Antonio Zuniga, protagonist of the documentary "Presumed Guilty,"… (Alexandre Meneghini / Associated…)
A young man is arrested off the street for a fatal shooting he did not commit. Never mind that he has an alibi and witnesses. Never mind that ballistics tests show no sign of gunpowder on his hands. Never mind that the young man who fingers him does so belatedly, and then can't describe him.
Instead what ensues is a slow-motion train wreck of justice in which the suspect, Antonio Zuniga, is convicted — twice — by the same judge, even though investigators are discredited and the witness recants. Zuniga is sentenced to 20 years in prison.
Welcome to Mexico's groaning mess of a legal system, long known as a closed-door factory of injustice. What makes this case different, though, is that we get to watch the debacle unfold at close range, courtesy of a remarkable documentary film that in a month has become a huge success in Mexico.
The movie is "Presunto Culpable," or "Presumed Guilty," which, through its tight focus on a low-profile throw-away case, offers a blistering indictment of the country's shrouded judicial apparatus. Architects of Mexico's touted war on drug cartels would do well to watch and take careful notes — no crime crackdown seems likely to yield lasting success until the country cleans up a justice system that few Mexicans trust. Despite winning plaudits in film festivals abroad since 2009, the movie began showing across Mexico only last month.
The protagonist of "Presumed Guilty" is Zuniga, an amateur hip-hop artist and seller of video games who is grabbed by police in Mexico City in 2005 and charged with killing a young man in another neighborhood. The other protagonists are the husband and wife lawyer team who made the film — Roberto Hernandez and Layda Negrete, doctoral candidates at UC Berkeley — who agree to help Zuniga after his first conviction.
The couple win a retrial after discovering that the defense lawyer in the first trial had faked his credentials. They are granted permission to film the new trial — and this turns out to be the key breakthrough for their client and the audience.
It is through the retrial video, with gritty immediacy, that viewers experience the sweep of the failings of Mexico's justice system, from the teeming Mexico City prison where Zuniga sleeps on a blanket on the floor to the "courtroom," a cramped and stuffy office where the defendant watches the proceedings through the bars of a cage. The judge seems out of his league, the prosecutor giggles as her case crumbles, the police present a thick-necked wall of "I don't remember."
When Zuniga, from behind the bars, is able to question the main prosecution witness, Victor Daniel Reyes, the victim's cousin, the film offers its triumphal, "Rocky" moment. After a delicious, tension-filled pause, Reyes admits, "I didn't see who it was who shot."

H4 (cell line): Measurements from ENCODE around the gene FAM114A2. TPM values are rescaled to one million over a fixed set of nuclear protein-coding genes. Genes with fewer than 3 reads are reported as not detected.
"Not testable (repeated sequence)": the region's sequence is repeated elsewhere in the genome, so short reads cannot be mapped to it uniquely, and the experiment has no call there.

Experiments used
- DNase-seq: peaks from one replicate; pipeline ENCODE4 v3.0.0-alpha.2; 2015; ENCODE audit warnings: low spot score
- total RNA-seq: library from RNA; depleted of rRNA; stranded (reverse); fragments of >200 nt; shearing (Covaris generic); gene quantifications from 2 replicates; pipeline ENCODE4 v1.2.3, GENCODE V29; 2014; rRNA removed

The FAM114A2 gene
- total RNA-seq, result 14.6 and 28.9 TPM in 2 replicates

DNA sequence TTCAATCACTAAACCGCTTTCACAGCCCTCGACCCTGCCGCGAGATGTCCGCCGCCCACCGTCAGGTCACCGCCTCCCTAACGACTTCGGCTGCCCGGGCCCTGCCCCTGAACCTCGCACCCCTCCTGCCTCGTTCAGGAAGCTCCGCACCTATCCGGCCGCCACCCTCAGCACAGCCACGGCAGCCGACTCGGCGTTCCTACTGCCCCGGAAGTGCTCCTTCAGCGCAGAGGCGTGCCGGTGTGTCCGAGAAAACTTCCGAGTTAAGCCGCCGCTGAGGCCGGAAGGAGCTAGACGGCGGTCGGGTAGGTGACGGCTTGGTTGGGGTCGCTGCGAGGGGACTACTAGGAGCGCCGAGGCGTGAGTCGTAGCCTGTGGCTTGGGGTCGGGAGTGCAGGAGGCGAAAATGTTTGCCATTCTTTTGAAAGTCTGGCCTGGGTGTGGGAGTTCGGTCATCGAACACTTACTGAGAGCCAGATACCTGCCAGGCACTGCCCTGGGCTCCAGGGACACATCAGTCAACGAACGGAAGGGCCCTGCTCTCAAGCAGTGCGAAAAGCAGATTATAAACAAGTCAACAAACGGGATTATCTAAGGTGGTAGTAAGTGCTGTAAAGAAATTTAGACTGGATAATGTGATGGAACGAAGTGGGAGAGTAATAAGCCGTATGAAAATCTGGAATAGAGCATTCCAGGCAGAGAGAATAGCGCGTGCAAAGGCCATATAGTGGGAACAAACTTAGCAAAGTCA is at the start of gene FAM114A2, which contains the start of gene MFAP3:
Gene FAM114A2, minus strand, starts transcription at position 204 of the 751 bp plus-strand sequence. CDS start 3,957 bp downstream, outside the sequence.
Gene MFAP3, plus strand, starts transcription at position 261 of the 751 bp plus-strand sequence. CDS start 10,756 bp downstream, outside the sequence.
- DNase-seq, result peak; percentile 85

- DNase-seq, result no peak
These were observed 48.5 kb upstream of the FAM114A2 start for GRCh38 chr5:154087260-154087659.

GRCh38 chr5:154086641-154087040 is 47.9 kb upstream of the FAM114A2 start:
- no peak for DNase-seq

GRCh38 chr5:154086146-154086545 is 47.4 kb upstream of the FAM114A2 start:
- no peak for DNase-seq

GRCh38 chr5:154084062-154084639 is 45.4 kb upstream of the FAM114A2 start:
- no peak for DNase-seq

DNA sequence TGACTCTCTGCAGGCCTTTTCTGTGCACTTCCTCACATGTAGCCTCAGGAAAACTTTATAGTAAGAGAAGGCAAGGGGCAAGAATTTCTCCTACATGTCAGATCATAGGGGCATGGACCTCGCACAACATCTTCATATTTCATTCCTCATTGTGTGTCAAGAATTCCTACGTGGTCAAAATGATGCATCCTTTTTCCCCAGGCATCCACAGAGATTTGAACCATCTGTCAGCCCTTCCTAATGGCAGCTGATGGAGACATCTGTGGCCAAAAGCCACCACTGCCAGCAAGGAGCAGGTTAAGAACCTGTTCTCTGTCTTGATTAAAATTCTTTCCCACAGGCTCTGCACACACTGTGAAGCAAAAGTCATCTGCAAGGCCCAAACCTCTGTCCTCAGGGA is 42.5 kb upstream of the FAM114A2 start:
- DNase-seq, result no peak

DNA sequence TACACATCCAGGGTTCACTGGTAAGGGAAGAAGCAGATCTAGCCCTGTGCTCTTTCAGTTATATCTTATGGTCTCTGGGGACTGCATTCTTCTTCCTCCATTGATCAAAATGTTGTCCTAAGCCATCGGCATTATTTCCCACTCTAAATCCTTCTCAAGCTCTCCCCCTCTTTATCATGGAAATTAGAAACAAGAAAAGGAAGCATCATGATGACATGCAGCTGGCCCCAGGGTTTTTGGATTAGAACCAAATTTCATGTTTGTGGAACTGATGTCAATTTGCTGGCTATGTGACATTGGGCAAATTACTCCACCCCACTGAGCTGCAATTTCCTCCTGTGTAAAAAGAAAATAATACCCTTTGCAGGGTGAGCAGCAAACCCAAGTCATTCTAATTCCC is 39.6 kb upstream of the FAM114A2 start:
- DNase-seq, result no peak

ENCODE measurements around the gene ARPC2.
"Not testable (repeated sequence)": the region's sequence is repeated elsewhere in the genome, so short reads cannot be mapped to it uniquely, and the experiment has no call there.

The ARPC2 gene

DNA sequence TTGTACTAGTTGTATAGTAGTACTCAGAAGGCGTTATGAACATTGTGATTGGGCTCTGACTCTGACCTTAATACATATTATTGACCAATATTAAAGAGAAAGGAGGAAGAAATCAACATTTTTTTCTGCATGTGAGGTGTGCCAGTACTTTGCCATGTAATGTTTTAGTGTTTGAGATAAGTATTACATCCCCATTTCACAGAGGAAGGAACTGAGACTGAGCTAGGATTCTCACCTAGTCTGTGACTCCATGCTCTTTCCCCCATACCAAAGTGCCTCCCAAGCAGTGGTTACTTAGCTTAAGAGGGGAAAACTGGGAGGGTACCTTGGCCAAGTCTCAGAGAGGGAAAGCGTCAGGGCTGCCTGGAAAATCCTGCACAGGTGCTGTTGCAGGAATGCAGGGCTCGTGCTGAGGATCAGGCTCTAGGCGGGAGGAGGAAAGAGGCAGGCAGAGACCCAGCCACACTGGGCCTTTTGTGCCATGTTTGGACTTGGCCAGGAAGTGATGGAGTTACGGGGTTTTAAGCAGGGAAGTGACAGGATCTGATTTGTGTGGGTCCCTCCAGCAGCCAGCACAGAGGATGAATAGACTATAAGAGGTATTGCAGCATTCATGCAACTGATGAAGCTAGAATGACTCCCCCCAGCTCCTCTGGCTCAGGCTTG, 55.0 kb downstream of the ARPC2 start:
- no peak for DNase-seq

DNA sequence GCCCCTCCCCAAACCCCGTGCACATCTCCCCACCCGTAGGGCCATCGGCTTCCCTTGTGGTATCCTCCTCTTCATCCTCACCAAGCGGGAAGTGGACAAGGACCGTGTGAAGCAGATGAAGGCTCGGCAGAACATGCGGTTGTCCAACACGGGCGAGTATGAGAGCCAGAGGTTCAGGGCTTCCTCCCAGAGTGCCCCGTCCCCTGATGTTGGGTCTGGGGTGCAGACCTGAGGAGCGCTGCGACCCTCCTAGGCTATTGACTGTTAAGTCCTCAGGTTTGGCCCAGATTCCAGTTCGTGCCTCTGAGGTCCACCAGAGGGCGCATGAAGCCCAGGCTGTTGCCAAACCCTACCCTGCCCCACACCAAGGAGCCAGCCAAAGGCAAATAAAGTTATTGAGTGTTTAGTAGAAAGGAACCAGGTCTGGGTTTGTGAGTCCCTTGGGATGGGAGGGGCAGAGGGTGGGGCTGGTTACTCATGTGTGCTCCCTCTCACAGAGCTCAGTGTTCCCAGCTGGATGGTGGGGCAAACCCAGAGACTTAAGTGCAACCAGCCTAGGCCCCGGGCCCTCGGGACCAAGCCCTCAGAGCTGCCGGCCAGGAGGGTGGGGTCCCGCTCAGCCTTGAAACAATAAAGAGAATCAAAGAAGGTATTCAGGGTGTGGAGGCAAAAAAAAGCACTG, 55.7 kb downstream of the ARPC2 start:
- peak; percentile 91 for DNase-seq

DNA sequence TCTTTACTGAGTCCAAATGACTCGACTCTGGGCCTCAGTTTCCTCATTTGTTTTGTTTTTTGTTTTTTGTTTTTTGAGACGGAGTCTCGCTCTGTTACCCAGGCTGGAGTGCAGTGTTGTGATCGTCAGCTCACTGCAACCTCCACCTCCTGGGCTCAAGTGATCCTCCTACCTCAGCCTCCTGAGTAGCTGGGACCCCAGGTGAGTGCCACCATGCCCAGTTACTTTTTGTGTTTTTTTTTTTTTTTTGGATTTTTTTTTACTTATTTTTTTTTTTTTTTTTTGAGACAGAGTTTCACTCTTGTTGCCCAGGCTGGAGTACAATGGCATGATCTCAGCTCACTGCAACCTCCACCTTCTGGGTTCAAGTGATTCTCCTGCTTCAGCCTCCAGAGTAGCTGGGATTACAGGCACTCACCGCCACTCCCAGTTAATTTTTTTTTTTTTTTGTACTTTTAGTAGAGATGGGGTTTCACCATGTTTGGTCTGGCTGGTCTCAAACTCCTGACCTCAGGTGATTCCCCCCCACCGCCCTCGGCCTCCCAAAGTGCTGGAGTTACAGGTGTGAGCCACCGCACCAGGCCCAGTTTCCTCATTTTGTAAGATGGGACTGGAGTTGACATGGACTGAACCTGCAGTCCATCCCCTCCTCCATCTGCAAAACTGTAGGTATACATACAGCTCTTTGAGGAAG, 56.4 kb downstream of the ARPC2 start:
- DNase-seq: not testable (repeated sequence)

When asked why she would press such a hollow case, the prosecutor draws guffaws in audiences with her answer. "It's my job," she says. Despite the certain turnaround, though, the judge's second verdict is no different from his first: guilty. The camera follows Zuniga, looking like a defeated fighter, as he navigates the dim tunnel back to his prison.
The filmmakers take the trial footage to a magistrate, part of a three-member appeals panels, who sees enough to convince his two colleagues to exonerate Zuniga with a finding of "reasonable doubt." The appellate decision crowns a story that bears fairy tale-like touches. In prison, Zuniga and his steadfast girlfriend wed, she gets pregnant during a conjugal visit. He walks out of the prison gates to embrace his infant daughter. Zuniga's hip-hop recordings become the soundtrack for the film.
But the feel-good climax is tempered by a sickening question: How many more Antonio Zunigas languish in Mexico's prisons? The film notes that 92% of convictions are based not on physical evidence but on witness testimony.
"Presumed Guilty" was temporarily knocked off screens this month after Reyes, the prosecution witness, complained he had not given permission for use of his image. A separate tribunal overruled the temporary suspension, restoring the film to movie houses. Then the federal judge who issued the initial suspension said the film could be shown but with the witness' identity protected.
The film had drawn nearly 1 million viewers and earned about $4 million by March 11, according to industry figures.
Much of "Presumed Guilty's" popular appeal lies in bolstering what many Mexicans already think about their nation's legal system — that it is opaque, corrupt and unworthy of their trust.
"It gives us a reality, sadly, of the lack of seriousness of Mexican authorities," said Brigida Lopez, a 65-year-old homemaker who was exiting the film on a recent day. "It's the truth. This is what we know happens."
Mexico is trying to address that by easing in more open, U.S-style court trials to replace a system of closed proceedings based almost entirely on exchanges of thick files of paperwork. To bring better law enforcement to Mexico, the video camera could prove far more potent than the cop's pistol.